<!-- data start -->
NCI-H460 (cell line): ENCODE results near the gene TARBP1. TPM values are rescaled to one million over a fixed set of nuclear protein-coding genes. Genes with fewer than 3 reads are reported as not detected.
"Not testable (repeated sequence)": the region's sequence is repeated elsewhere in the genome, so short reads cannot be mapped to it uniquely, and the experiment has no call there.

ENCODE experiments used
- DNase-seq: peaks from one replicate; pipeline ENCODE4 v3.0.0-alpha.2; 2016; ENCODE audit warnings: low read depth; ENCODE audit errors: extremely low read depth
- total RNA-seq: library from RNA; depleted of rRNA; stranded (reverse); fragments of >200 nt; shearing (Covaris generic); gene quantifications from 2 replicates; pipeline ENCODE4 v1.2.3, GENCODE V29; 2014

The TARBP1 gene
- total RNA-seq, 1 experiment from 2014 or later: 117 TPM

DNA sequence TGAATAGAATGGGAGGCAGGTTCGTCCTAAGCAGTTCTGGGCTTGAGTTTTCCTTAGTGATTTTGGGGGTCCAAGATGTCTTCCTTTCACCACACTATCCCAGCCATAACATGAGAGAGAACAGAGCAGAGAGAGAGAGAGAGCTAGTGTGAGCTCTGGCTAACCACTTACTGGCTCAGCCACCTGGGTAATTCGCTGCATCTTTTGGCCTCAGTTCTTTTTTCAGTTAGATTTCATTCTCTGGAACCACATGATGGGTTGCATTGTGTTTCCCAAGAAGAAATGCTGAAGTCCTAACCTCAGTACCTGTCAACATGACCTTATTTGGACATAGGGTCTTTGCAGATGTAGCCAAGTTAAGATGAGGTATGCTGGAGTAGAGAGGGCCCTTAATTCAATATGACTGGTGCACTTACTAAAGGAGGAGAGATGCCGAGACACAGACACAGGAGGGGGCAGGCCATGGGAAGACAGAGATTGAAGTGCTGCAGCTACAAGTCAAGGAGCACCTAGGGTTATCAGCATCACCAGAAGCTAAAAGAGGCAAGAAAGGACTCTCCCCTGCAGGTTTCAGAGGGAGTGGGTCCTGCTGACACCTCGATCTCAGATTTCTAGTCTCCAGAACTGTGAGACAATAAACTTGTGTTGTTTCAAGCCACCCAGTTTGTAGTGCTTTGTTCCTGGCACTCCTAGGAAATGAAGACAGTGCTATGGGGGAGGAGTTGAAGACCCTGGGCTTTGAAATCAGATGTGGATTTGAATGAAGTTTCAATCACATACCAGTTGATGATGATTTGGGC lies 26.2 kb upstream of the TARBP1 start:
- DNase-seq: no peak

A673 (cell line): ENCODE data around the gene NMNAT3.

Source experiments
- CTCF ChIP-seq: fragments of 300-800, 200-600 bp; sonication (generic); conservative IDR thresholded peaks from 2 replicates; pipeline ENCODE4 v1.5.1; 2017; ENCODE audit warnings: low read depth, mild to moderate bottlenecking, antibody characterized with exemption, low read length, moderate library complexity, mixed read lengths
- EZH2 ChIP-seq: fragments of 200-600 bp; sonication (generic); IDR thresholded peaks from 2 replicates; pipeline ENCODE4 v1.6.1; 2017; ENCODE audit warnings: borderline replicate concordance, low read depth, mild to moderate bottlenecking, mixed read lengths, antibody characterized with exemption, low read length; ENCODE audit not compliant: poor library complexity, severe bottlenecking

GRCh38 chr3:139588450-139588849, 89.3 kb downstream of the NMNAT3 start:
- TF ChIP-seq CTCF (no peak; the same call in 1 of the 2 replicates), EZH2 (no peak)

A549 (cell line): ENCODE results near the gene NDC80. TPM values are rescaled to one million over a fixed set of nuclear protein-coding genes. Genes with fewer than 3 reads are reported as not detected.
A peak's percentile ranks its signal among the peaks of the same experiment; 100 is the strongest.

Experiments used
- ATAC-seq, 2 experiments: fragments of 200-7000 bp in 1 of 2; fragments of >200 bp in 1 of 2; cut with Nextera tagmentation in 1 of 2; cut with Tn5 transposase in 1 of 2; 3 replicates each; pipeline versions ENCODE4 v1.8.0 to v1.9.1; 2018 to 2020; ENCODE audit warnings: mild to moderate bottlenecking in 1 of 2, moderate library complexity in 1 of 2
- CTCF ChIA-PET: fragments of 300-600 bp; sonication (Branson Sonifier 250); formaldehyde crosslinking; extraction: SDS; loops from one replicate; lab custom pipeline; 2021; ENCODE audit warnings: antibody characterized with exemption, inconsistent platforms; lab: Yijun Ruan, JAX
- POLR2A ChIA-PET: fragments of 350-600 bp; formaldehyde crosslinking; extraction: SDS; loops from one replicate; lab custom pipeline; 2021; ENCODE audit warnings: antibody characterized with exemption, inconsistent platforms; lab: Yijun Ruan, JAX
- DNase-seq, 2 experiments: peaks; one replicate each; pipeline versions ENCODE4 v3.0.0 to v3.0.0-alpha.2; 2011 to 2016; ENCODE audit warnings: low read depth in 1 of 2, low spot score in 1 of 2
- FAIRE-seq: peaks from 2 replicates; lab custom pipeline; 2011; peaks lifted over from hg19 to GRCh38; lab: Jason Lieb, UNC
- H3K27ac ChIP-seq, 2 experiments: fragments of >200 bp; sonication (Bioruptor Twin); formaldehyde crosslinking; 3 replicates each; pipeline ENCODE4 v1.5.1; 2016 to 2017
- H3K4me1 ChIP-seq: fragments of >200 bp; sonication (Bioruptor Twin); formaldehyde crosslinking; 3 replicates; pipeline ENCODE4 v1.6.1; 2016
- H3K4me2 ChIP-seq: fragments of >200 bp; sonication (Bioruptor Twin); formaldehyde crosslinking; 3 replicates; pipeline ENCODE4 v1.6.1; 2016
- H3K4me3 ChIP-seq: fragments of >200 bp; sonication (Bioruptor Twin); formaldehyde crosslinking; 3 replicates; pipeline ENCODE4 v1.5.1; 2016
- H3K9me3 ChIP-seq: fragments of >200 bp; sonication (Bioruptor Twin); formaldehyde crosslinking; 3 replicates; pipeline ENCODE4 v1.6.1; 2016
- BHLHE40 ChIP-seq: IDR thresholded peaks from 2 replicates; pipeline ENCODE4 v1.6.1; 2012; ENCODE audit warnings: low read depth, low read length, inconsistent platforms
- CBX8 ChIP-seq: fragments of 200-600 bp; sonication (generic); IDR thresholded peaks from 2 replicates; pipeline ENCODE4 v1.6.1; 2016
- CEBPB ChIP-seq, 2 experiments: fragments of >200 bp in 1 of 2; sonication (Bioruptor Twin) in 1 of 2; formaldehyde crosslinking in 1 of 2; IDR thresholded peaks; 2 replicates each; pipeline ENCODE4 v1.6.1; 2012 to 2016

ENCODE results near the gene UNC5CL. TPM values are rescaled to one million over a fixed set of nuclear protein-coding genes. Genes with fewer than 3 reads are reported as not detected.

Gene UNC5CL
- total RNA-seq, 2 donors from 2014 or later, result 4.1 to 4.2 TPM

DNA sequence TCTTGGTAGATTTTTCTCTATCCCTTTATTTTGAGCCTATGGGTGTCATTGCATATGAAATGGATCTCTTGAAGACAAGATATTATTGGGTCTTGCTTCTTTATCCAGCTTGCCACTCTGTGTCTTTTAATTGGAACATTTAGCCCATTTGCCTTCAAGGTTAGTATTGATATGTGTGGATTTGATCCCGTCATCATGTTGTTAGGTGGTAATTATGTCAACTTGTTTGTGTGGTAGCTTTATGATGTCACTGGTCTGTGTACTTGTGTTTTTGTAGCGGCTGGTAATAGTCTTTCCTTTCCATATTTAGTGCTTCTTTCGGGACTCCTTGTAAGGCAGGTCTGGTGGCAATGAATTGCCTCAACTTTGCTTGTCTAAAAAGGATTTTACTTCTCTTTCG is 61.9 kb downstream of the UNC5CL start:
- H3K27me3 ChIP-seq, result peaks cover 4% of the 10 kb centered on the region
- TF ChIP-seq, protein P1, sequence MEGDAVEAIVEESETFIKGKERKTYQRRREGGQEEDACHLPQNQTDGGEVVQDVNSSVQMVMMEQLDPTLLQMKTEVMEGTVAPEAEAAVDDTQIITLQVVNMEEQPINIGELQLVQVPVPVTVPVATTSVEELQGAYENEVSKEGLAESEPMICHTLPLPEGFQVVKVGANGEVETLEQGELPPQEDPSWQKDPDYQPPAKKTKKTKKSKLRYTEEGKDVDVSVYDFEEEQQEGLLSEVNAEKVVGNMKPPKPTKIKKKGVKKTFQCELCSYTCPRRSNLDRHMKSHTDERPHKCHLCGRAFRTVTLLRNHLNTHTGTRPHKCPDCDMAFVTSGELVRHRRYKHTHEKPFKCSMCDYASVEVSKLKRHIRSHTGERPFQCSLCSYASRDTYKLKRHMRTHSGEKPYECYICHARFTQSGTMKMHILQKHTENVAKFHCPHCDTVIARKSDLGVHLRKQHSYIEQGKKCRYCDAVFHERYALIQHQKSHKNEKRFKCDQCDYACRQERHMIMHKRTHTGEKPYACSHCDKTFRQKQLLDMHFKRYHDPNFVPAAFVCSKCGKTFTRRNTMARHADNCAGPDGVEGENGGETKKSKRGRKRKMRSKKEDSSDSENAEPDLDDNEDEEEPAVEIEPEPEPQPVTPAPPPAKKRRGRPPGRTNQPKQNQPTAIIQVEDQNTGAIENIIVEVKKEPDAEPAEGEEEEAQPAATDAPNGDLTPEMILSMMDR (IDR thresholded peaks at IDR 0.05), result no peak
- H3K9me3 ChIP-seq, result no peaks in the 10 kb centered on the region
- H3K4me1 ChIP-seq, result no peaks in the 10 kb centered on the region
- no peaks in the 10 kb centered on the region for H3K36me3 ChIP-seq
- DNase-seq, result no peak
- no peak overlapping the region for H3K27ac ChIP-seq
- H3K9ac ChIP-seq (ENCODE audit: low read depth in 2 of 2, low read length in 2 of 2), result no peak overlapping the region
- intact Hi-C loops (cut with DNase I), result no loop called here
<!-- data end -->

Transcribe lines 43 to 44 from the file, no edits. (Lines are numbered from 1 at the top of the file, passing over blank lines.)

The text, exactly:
- H3K9ac ChIP-seq (ENCODE audit: low read depth in 2 of 2, low read length in 2 of 2), result no peak overlapping the region
- intact Hi-C loops (cut with DNase I), result no loop called here